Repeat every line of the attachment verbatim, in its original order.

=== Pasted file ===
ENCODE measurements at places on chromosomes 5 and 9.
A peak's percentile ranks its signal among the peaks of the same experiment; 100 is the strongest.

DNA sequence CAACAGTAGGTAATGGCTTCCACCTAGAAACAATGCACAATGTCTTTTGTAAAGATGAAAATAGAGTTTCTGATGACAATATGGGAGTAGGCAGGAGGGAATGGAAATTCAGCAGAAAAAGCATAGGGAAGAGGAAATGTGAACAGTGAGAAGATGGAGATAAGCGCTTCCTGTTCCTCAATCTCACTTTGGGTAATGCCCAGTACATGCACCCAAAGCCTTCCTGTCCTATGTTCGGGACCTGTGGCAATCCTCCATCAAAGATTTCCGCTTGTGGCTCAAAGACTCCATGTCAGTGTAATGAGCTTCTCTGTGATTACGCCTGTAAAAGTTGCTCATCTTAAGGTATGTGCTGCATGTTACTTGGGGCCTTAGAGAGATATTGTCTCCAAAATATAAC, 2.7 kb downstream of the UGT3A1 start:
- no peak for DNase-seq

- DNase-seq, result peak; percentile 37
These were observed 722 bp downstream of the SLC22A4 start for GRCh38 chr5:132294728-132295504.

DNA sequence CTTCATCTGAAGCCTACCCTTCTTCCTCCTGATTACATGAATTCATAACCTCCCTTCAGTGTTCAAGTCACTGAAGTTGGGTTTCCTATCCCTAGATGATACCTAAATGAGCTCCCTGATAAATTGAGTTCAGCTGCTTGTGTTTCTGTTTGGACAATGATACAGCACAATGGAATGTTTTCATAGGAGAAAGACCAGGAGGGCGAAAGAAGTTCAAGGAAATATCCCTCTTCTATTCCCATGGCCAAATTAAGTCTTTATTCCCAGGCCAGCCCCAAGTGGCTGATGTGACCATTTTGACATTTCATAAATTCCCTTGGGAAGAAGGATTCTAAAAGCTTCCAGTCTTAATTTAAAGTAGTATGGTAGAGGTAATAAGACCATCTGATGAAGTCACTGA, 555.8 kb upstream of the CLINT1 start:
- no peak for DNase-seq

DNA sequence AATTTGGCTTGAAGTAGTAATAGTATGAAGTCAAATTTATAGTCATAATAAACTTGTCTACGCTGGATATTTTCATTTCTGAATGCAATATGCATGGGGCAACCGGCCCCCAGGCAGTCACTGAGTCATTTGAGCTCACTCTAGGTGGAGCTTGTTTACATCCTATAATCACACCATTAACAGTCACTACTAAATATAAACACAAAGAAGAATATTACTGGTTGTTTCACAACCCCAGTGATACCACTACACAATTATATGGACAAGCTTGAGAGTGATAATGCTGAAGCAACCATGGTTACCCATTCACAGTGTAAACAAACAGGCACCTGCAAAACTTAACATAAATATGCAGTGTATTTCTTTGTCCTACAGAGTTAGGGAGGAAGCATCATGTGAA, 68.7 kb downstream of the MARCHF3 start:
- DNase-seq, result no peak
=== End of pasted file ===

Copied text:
ENCODE measurements at places on chromosomes 5 and 9.
A peak's percentile ranks its signal among the peaks of the same experiment; 100 is the strongest.

DNA sequence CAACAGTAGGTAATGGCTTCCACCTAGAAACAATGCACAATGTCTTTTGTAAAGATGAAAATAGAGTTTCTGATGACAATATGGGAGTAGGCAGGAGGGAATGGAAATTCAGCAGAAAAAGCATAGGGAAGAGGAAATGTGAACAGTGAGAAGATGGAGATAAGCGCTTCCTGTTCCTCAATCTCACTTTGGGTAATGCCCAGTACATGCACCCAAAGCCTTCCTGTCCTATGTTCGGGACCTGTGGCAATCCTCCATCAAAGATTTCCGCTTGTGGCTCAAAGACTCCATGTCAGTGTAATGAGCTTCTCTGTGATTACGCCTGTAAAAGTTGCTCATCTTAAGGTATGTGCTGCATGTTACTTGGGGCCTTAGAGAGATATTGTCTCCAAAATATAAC, 2.7 kb downstream of the UGT3A1 start:
- no peak for DNase-seq

- DNase-seq, result peak; percentile 37
These were observed 722 bp downstream of the SLC22A4 start for GRCh38 chr5:132294728-132295504.

DNA sequence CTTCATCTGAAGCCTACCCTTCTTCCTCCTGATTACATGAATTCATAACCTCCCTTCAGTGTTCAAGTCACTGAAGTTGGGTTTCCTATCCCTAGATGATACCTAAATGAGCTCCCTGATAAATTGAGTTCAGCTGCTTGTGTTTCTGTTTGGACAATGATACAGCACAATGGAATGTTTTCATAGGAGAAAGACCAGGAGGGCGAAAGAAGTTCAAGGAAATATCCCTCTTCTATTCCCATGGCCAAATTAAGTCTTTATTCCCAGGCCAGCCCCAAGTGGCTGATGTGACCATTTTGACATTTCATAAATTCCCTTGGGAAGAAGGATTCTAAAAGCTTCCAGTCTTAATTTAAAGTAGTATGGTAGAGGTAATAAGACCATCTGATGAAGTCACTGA, 555.8 kb upstream of the CLINT1 start:
- no peak for DNase-seq

DNA sequence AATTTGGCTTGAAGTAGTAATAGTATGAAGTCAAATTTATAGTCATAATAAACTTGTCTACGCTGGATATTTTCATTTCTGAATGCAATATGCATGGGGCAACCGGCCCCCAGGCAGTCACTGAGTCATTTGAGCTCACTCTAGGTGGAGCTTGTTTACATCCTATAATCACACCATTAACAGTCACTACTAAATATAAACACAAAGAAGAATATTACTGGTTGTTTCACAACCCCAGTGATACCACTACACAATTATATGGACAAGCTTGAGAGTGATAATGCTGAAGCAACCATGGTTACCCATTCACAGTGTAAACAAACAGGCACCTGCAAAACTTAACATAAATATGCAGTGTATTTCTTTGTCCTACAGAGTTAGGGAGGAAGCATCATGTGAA, 68.7 kb downstream of the MARCHF3 start:
- DNase-seq, result no peak